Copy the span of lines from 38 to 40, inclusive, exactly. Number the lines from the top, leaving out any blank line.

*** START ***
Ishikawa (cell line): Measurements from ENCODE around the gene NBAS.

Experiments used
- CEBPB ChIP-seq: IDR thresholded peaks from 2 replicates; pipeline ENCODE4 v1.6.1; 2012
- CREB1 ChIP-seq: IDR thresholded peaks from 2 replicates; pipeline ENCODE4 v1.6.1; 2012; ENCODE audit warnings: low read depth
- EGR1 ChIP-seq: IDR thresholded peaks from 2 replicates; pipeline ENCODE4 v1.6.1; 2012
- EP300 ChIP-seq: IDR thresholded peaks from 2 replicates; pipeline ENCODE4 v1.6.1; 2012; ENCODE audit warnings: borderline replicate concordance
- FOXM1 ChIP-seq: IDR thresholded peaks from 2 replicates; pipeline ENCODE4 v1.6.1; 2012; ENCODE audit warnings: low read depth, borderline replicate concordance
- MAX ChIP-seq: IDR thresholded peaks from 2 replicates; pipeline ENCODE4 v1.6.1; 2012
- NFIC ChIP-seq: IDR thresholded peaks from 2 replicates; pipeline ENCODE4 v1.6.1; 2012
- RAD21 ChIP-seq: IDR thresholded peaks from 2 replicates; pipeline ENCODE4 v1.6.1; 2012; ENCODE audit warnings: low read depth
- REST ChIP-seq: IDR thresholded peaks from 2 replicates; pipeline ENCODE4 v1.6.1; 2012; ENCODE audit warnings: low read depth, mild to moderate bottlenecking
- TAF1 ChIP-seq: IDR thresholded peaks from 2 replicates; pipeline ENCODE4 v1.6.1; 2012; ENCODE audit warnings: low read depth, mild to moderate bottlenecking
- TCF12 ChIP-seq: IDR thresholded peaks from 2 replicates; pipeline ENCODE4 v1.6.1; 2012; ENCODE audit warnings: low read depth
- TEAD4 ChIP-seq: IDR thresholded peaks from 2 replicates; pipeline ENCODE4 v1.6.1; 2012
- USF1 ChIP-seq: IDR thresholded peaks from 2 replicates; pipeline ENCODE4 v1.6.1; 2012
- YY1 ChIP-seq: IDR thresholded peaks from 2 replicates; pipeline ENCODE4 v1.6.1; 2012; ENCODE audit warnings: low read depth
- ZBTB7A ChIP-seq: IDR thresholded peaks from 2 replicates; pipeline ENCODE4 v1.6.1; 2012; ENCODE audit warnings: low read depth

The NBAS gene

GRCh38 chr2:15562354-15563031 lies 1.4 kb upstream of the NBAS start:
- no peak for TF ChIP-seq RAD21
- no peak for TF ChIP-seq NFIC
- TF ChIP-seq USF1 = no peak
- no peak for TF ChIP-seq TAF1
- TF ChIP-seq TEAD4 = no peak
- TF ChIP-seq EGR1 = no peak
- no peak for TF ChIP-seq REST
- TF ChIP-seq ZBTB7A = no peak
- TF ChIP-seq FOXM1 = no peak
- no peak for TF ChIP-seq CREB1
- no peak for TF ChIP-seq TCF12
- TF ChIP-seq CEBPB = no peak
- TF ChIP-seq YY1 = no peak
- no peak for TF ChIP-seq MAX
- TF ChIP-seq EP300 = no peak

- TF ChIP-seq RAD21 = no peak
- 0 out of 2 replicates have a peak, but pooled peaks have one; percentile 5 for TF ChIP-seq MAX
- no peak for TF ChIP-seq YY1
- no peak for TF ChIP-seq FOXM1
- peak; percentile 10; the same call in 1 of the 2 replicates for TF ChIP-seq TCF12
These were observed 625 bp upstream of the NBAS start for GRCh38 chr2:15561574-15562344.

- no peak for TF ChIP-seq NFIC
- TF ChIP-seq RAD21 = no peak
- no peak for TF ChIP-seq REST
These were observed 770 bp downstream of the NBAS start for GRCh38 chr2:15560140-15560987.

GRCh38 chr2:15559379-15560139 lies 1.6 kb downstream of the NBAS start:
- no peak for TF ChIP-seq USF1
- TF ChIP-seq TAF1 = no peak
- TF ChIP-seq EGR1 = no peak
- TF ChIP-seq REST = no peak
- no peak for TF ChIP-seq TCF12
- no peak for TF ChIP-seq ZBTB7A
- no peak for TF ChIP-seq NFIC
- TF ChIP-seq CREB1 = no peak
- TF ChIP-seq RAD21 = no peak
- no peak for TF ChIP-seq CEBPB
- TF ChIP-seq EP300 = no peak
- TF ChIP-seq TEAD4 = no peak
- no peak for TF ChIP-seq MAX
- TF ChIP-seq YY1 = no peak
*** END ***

- no peak for TF ChIP-seq FOXM1
- peak; percentile 10; the same call in 1 of the 2 replicates for TF ChIP-seq TCF12
These were observed 625 bp upstream of the NBAS start for GRCh38 chr2:15561574-15562344.